“I look down at the pen, this pen I keep wielding, one writing her way all the way to one thousand. This pen: this is nothing less than the driving of nails. Nails driving out my habits of discontent and driving in my habit of eucharisteo….Because the habit of discontentment can only be driven out by hammering in one iron sharper. The sleek pin of gratitude.” (Voskamp 49)
As I write this, Nancy Casari Dayton’s post “Learning the Discipline of Giving Thanks” has been up for two days. I recently discovered One Thousand Gifts by Ann Voskamp and intended to introduce it to readers of the Writers Circle. Ann Voskamp makes a warm and convincing case of the benefits of watching for God’s handiwork throughout the day and recording these ‘gifts.’ Read Nancy’s post, because she explains eucharisteo—giving thanks. She understands the impact this habit can have on people who discover the dark secret of ingratitude in their souls! Building on her introduction, I will list five things to know about giving thanks.
1. Be specific. As soon as you can, get beyond the big stuff: moonlight, birds, dessert, friends. Watch for the gleam of moonlight on the snow on the porch rail, the flock of goldfinches at the birdfeeder, the sliver of New York cheesecake, the confidences of a struggling friend over a cup of coffee at Starbucks. As we practice the discipline of returning thanks to God, we find our sight improves and we see His handiwork in finer detail. When we find ourselves staring at the really ugly things, we need eyes that have learned to truly see.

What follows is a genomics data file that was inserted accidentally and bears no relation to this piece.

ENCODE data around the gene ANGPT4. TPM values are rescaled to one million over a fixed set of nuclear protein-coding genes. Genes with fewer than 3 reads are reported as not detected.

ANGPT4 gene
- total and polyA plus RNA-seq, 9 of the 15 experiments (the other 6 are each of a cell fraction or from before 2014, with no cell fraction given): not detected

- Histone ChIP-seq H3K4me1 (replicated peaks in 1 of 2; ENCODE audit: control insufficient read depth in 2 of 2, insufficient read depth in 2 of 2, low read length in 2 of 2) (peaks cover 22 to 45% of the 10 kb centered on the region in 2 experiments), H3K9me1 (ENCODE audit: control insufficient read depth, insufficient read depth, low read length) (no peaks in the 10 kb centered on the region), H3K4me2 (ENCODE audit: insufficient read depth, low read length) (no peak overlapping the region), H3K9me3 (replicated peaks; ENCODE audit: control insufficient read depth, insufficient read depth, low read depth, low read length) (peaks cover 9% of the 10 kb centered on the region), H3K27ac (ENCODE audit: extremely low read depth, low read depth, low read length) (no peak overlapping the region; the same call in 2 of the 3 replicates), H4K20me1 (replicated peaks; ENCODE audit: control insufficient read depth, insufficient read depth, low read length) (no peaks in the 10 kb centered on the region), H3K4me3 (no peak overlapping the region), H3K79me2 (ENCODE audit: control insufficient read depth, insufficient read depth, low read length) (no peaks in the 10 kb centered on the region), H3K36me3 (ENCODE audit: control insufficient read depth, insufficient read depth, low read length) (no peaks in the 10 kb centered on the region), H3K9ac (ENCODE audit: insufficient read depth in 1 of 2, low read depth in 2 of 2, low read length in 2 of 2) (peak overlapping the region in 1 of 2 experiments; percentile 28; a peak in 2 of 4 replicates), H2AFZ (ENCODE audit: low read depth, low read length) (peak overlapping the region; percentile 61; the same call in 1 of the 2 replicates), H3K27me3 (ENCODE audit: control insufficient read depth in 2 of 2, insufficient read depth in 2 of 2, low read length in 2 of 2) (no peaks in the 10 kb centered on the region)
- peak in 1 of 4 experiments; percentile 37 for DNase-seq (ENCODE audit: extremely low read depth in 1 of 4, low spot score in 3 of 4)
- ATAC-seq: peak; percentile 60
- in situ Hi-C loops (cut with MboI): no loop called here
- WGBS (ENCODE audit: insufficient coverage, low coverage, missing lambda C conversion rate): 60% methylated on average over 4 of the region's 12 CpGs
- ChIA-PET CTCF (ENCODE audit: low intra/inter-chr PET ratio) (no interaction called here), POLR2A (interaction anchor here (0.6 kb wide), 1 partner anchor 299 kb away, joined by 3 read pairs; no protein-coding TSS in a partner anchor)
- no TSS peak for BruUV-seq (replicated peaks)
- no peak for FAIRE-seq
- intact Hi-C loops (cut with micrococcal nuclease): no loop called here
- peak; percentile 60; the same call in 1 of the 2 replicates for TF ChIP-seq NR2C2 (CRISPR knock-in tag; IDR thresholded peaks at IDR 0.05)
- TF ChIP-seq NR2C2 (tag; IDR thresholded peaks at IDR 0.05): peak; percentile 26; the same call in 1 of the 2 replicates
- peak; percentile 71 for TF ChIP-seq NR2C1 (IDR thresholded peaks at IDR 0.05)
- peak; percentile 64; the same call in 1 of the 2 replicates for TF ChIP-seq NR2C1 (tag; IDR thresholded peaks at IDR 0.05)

2. Keep track through the day. Do not do what I have done! Years ago I set out to thank God for ten things before going to bed. Waiting until bedtime—or worse, the next morning—to squeeze out a list of ten blessings, caused me to feel more resentment than happiness. Not only that, the finer details of the day were lost to me (see #1) and I defaulted to the basics in order to finish quickly. “Healthy kids. Good dog. Sleeping husband. Clean sheets. Soft pillow. Warm quilts… Zzzzzzz.” Now I look for blessings and record them throughout the day; I am training my mind to give thanks in all things.
3. Keep a journal handy. Tape lined paper on the fridge, hang a calendar, or print the free calendar from Ann Voskamp’s website. Personally, I think a pen has something to do with defining our thoughts, but I imagine a smartphone or an iThingy would do just as well. If recording our thoughts takes too many steps we will give up. If it takes less than a minute, more than likely we will continue.
4. Include the family. Post one item every day on a calendar, create an Ebenezer journal (a reference to 1 Samuel 7:12), make a Thanksgiving tree (pin paper leaves written with God-gifts onto bare branch twigs in a vase; Voskamp has a free download). Note: The book is not without controversy. I do not recommend reading it aloud. Digest it yourself and teach the material offered in the book.
5. Do not stop at three! Promise yourself to record a minimum of three expressions of thanks no matter what the drama of the day. You may have bedroom days (see # 2), but to train our hearts to see God’s grace in all things, we need to make this more than a checklist. It takes a while to build a habit, but habits form character. Can you see yourself as the wise old lady or the gray patriarch toward whom young families gravitate because of your habit of joy? A thankful heart is a magnet and a shining testimony of God’s enduring goodness.
One more thing: persevere. Gratitude is more important than we think. This exercise is not a gimmicky fad; saints through the ages have practiced giving thanks. When we give thanks we acknowledge a giver and see ourselves as debtors. Discontent is rebellion against God. I want to drive out my discontent with gratitude. To cultivate a habit of gratitude is to see ourselves in our right place before the majesty of God.
That is a good place to be.
Voskamp, Ann. One Thousand Gifts: A Dare to Live Fully Right Where You Are. Grand Rapids, Michigan: Zondervan, 2010.